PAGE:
Says that as Providence’s mayor, David Cicilline said the city had a "world-class … school system. Not only did Providence not have a world-class school system but as measured, was amongst the last school system in the entire country."
Anthony Gemma on Tuesday, August 28th, 2012 in a TV debate
Anthony Gemma says that when U.S. Rep. David Cicilline was mayor of Providence, the city had "amongst the last school system in the entire country."
In between leveling charges Tuesday night that U.S. Rep. David Cicilline was a liar and had committed voter fraud -- charges that Cicilline strenuously denied -- challenger Anthony Gemma claimed that the first-term congressman’s "number one lie" pertained to the condition of Providence’s schools while Cicilline was mayor.
During their first television debate in the 2012 primary race, broadcast on WPRI-Channel 12, Gemma said Cicilline had described the capital city’s school system during his eight years as mayor in glowing terms when that was far from the truth.
"When Mr. Cicilline was mayor of Providence -- we’re going to stumble on the number one lie of Mr. Cicilline during his tenure as mayor --what he said is that the City of Providence during his eight years had a world-class -- and he used the word world-class -- school system. And not only did Providence not have a world-class school system but, as measured, was amongst the last school system [sic] in the entire country."
We knew that the city’s schools -- like those in many urban centers -- have problems and are among the most troubled in Rhode Island. But we wondered whether they are among the worst in the entire country.
We called the Gemma campaign to get the candidate’s supporting evidence and, while we waited for a response, started doing our own research.
At no time in American history are students and their schools more tested and ranked than today. With every changing season, it seems, comes another report evaluating their educational progress and slippage.
There are tests that can be used to compare schools within the same district and school districts within each state. There is even the rare instance of one state’s schools ranked against another state's. But we could not find one ranking that measured Providence’s school system against other city systems around the country, as Gemma claimed, let alone that ranked it so poorly.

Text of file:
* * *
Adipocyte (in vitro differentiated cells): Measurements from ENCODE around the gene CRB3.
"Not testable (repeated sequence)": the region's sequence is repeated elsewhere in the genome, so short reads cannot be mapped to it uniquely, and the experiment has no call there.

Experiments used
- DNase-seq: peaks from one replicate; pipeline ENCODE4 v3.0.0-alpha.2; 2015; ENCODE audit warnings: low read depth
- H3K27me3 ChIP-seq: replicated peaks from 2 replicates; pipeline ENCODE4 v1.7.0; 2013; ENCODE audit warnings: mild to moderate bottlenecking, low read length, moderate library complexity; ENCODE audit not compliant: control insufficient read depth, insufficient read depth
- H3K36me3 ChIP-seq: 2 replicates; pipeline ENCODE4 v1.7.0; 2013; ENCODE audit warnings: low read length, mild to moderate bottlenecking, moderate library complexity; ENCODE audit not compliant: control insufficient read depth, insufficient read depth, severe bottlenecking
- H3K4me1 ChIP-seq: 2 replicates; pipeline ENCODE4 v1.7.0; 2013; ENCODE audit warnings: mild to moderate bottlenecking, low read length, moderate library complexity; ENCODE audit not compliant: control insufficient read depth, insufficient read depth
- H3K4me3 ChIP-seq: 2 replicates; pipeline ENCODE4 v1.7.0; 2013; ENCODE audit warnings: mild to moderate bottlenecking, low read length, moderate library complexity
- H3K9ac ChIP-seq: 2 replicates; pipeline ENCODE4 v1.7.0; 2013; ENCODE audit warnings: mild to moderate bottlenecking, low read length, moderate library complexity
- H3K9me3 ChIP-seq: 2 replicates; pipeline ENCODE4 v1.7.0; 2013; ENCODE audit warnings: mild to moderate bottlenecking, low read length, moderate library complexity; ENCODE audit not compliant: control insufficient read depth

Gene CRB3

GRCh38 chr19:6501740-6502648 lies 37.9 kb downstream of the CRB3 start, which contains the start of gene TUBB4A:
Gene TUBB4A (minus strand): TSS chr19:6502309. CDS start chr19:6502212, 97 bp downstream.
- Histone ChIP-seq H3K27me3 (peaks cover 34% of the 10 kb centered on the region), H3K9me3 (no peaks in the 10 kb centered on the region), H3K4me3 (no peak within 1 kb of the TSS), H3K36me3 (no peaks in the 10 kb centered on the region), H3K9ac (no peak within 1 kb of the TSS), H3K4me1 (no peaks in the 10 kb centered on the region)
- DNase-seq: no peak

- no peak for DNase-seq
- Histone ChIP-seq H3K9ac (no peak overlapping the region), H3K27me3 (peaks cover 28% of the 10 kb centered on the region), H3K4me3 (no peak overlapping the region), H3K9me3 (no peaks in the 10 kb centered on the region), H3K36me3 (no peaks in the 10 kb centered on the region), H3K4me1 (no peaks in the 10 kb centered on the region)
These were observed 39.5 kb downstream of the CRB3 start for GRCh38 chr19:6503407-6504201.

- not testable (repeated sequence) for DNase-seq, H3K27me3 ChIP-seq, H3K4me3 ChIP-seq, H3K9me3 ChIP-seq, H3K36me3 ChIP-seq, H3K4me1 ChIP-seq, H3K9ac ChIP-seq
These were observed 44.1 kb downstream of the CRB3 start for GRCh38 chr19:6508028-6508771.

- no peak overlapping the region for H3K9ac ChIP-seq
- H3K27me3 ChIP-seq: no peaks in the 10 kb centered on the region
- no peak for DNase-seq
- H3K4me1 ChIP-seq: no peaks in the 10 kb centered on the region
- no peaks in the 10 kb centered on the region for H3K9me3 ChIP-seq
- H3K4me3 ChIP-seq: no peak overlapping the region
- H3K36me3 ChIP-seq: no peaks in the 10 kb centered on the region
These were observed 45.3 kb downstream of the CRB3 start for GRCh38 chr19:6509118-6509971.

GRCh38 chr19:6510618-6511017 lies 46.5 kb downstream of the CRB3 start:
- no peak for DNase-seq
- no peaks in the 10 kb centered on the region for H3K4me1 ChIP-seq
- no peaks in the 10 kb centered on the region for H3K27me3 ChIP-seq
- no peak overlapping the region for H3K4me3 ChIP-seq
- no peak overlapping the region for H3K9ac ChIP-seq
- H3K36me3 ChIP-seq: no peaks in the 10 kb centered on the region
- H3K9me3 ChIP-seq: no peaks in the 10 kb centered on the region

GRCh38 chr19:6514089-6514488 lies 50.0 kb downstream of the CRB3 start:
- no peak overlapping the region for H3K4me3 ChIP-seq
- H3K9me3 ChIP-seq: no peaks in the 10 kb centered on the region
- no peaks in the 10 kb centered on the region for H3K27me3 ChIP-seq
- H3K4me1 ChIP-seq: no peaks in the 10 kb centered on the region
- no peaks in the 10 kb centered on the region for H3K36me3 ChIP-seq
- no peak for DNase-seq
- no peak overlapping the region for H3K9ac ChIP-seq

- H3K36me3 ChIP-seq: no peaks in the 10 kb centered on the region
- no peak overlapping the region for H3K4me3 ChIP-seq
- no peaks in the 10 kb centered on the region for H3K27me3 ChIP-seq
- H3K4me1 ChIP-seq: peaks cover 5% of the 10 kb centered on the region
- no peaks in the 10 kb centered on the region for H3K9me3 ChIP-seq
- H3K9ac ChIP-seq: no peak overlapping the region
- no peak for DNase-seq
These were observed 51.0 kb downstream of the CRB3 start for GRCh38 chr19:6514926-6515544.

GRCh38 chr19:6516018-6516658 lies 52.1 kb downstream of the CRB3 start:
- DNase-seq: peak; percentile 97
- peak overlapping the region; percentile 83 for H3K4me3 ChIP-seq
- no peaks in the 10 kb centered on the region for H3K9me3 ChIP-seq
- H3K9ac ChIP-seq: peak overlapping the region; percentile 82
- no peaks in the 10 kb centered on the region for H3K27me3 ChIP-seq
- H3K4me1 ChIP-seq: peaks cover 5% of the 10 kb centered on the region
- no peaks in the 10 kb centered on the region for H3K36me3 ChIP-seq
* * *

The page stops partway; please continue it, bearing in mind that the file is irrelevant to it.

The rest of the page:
We called the state Department of Elementary and Secondary Education, and Rhode Island KIDS COUNT, a statewide children’s policy organization. Neither knew of any national test rankings that ever compared the performance of Providence’s school system with, for example, Los Angeles or Cincinnati.
Terris Ross, a research scientist at The National Center for Education Statistics, an arm of the U.S. Department of Education, said the center does compile an annual list of statistics on the nation’s 100 largest school districts. But it does not rank or compare school districts by achievement or performance.
Locally, Providence’s schools rank among the worst in Rhode Island. According to data by Rhode Island KIDS COUNT, 65 percent of Providence’s public schools made "insufficient progress" in 2008 while Cicilline was serving the third of his four terms as mayor.
But what Gemma’s campaign spokesman supplied as evidence supporting the candidate’s remarks was way off the mark.
In an e-mail, Alex Morash said Gemma’s claims were based on low marks given in several studies to "Rhode Island and/or Providence schools. " But how Rhode Island schools fared is not at issue here at all.
Gemma specifically criticized Cicilline for the low marks Providence schools allegedly received while Cicilline was mayor. And none of the studies his campaign provided links to specifically ranked Providence against other cities in the nation.
Further, the only reference the Gemma campaign provided of Cicilline using the phrase "world class" was a speech Cicilline gave at a school in Cumberland talking about the importance of students -- in general -- receiving a "world- class" education.
Cicilline was using the phrase as a goal to shoot for -- not, as Gemma claimed, to describe Providence’s schools.
Anthony Gemma, who is challenging David Cicilline in the Democratic primary for Rhode Island’s 1st District congressional seat, said the former Providence mayor had described the capital city’s school system as world class when, in fact, "not only did Providence not have a world-class school system but as measured, was amongst the last school system in the entire country."
We’ve already cited why Gemma was wrong about the "world-class" remark. Concerning the schools, neither state nor federal education officials know of any national school-district ranking that would have placed the city’s school system among the worst in the country.
And Gemma didn’t provide any.
For those reasons, we rate his statement a world-class False.
Published: Thursday, August 30th, 2012 at 12:03 a.m.
Interview, Alex Morash, spokesman, Gemma for Congress, Aug. 29, 2012
Interview, Terris Ross, research scientist, National Center for Education Statistics, U.S. Department of Education, Aug. 29, 2012
Interview, Elliot Krieger, spokesman, Rhode Island Department of Elementary and Secondary Education, Aug. 29, 2012
E-mail, Amy Lanctot, spokeswoman, Rhode Island KIDS COUNT, Aug. 29, 2012
Rhode Island KIDS COUNT, "Indicator: Schools Making Insufficient Progress," 2008, accessed Aug. 29, 2012
WPRI-Channel 12, "Cicilline, Gemma Bonus Debate," Aug. 28, 2012, accessed Aug. 29, 2012
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